Biblically Faithful, Contextually Meaningful

Where Hadaway’s book is most helpful is his proposal of a biblically faithful and contextually meaningful engagement with folk Muslims. This requires a robust understanding of both worldview and Scripture. As with other works engaging in the discussion of contextualization, Hadaway’s volume attempts the difficult task of incorporating broad, trans-disciplinary resources into a practical and applied proposal.

The question ‘What does the average Muslim believe?’ assumes two things that are not actually true.

With the extensive scope of his task in mind, some readers will be left wanting deeper engagement with particular aspects of his work. For instance, some may find his treatment of honor-shame, guilt-innocence, and fear-power cultures in need of more precision and nuance. His brief presentation of honor-shame, guilt-innocence, and fear-power as worldviews does not anticipate the various relationships between fear, shame, guilt, and power that will manifest differently in diverse cultures. Instead, his treatment leaves the impression that cultures are inclined to broadly ascribe to one controlling perspective as a uniform worldview.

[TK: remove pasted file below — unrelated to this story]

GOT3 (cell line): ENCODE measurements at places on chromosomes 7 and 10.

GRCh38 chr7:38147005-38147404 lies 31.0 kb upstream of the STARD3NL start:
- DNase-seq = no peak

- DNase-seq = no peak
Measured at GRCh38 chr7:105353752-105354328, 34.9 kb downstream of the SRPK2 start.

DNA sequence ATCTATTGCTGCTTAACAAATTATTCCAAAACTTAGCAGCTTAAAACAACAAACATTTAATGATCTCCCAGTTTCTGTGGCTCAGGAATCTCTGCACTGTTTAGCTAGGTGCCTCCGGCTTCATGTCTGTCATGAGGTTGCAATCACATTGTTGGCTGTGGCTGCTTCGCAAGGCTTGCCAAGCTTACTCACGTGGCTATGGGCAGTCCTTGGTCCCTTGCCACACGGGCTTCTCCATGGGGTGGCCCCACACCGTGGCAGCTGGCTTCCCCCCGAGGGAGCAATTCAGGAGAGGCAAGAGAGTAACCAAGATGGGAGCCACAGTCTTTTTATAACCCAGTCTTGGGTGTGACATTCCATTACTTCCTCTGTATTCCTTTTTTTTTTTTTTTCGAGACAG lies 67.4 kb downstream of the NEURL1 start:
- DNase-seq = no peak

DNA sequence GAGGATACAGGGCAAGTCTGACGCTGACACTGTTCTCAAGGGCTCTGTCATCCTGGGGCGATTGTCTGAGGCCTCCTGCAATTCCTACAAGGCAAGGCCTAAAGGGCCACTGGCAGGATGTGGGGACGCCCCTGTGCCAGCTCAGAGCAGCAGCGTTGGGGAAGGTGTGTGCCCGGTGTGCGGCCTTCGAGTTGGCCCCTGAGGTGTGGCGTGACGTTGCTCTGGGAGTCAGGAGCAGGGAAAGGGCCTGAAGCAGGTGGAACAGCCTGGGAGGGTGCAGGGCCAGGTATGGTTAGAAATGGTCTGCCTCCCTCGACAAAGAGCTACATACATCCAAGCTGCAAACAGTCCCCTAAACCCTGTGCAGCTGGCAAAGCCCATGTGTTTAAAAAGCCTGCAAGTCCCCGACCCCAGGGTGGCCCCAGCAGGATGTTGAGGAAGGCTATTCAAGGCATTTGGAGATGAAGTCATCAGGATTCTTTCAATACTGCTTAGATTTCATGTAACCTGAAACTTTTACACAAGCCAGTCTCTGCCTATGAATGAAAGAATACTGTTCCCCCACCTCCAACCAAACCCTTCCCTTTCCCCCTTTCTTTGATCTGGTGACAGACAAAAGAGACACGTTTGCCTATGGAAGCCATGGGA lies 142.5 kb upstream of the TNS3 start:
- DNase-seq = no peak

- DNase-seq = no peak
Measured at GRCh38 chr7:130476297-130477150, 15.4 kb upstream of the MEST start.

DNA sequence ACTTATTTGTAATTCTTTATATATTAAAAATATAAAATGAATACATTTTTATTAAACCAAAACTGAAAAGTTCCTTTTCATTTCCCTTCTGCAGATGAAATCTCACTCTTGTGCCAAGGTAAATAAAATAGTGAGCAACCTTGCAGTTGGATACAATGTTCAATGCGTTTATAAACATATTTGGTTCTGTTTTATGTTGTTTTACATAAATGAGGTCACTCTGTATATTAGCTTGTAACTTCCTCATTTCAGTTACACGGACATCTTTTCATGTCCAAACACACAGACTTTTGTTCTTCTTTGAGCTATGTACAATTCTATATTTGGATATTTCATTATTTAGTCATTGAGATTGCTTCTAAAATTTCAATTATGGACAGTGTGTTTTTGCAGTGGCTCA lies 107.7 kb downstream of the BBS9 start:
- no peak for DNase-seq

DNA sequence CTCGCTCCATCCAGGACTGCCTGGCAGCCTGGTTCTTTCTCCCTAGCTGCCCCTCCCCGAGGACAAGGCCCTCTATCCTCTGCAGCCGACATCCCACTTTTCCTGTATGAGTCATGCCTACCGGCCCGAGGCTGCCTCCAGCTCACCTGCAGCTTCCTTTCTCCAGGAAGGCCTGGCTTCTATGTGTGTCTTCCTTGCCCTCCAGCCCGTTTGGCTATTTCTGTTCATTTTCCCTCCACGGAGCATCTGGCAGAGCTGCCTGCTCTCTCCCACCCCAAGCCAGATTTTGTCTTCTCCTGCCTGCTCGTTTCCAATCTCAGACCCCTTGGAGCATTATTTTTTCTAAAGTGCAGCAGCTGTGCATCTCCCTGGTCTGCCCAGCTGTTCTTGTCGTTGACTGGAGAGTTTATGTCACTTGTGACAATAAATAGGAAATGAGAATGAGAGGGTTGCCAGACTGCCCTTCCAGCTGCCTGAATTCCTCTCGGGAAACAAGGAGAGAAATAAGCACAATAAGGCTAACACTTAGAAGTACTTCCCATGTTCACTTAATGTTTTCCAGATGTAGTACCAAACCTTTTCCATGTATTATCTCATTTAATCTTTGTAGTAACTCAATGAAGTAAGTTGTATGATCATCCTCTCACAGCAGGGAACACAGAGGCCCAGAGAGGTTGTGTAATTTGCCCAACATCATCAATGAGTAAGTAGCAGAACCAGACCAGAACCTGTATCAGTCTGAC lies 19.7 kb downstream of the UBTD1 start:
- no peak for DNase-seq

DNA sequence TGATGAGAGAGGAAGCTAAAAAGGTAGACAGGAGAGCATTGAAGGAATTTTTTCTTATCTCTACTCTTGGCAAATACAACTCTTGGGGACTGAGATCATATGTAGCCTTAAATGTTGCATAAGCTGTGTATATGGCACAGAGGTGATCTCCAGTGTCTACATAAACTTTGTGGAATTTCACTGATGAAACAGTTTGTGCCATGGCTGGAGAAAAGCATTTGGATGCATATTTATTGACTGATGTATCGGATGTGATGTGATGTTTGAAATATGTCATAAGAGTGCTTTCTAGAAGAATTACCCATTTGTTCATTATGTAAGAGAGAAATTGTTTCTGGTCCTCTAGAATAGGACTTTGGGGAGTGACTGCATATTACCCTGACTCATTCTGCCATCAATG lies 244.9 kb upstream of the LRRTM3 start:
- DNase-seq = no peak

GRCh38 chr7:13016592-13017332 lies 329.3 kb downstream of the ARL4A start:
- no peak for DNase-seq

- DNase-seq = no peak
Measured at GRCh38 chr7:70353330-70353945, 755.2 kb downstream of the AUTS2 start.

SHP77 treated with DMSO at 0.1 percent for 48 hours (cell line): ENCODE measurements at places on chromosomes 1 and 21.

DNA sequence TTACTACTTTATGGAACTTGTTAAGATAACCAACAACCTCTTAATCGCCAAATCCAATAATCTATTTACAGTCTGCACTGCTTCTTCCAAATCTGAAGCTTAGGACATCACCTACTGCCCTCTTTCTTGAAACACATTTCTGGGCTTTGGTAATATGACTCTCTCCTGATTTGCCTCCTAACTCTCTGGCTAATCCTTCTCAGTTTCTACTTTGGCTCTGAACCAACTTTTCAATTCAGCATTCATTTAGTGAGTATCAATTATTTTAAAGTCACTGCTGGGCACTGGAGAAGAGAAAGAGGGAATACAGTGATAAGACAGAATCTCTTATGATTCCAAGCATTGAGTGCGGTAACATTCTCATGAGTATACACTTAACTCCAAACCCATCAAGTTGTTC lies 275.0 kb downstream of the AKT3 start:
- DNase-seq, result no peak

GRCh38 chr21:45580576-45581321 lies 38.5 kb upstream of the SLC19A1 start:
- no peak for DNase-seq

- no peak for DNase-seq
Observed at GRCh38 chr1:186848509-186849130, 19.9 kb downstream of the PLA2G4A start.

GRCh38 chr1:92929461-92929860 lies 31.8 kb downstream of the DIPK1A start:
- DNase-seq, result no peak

Still, despite the blunt treatment and use of these conceptual categories, they prove helpful for illustrating how his proposed model is more naturally sensitive to such cultural differences. Likewise, Hadaway also demonstrates how his model helps a Christian become more attuned to places the Bible addresses distinct cultural concerns on its own terms. This is a much-needed reminder in contextualization conversations. Too often contextualization proposals result in bending the biblical message away from its purpose by subsuming biblical teaching underneath the weight of unchallenged cultural narratives and concerns.